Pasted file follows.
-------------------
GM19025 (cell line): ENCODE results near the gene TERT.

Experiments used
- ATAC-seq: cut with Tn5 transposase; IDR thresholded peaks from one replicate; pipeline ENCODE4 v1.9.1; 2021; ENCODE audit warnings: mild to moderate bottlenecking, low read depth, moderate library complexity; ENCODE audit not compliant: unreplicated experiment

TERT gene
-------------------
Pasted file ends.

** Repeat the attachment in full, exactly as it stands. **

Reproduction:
GM19025 (cell line): ENCODE results near the gene TERT.

Experiments used
- ATAC-seq: cut with Tn5 transposase; IDR thresholded peaks from one replicate; pipeline ENCODE4 v1.9.1; 2021; ENCODE audit warnings: mild to moderate bottlenecking, low read depth, moderate library complexity; ENCODE audit not compliant: unreplicated experiment

TERT gene